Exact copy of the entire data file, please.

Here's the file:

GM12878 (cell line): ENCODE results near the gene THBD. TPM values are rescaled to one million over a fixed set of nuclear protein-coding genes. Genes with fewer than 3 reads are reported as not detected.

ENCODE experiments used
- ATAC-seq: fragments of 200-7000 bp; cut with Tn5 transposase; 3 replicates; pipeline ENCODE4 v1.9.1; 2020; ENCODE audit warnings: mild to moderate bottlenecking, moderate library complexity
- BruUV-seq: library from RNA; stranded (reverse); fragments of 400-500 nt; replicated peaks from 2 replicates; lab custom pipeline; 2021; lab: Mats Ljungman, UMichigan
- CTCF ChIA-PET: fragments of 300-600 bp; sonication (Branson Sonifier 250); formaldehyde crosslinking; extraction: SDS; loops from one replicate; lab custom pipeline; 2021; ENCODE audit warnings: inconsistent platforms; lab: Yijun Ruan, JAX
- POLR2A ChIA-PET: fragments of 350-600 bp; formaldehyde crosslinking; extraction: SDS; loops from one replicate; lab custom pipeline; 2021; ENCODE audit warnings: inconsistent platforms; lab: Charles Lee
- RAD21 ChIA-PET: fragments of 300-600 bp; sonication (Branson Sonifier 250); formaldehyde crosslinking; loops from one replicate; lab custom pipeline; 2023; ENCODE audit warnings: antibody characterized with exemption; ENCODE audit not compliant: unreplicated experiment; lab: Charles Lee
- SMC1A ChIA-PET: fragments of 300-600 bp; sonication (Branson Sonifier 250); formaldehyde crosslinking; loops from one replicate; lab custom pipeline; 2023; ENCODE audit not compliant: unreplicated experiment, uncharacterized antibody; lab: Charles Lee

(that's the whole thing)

GM12878 (cell line): ENCODE results near the gene THBD. TPM values are rescaled to one million over a fixed set of nuclear protein-coding genes. Genes with fewer than 3 reads are reported as not detected.

ENCODE experiments used
- ATAC-seq: fragments of 200-7000 bp; cut with Tn5 transposase; 3 replicates; pipeline ENCODE4 v1.9.1; 2020; ENCODE audit warnings: mild to moderate bottlenecking, moderate library complexity
- BruUV-seq: library from RNA; stranded (reverse); fragments of 400-500 nt; replicated peaks from 2 replicates; lab custom pipeline; 2021; lab: Mats Ljungman, UMichigan
- CTCF ChIA-PET: fragments of 300-600 bp; sonication (Branson Sonifier 250); formaldehyde crosslinking; extraction: SDS; loops from one replicate; lab custom pipeline; 2021; ENCODE audit warnings: inconsistent platforms; lab: Yijun Ruan, JAX
- POLR2A ChIA-PET: fragments of 350-600 bp; formaldehyde crosslinking; extraction: SDS; loops from one replicate; lab custom pipeline; 2021; ENCODE audit warnings: inconsistent platforms; lab: Charles Lee
- RAD21 ChIA-PET: fragments of 300-600 bp; sonication (Branson Sonifier 250); formaldehyde crosslinking; loops from one replicate; lab custom pipeline; 2023; ENCODE audit warnings: antibody characterized with exemption; ENCODE audit not compliant: unreplicated experiment; lab: Charles Lee
- SMC1A ChIA-PET: fragments of 300-600 bp; sonication (Branson Sonifier 250); formaldehyde crosslinking; loops from one replicate; lab custom pipeline; 2023; ENCODE audit not compliant: unreplicated experiment, uncharacterized antibody; lab: Charles Lee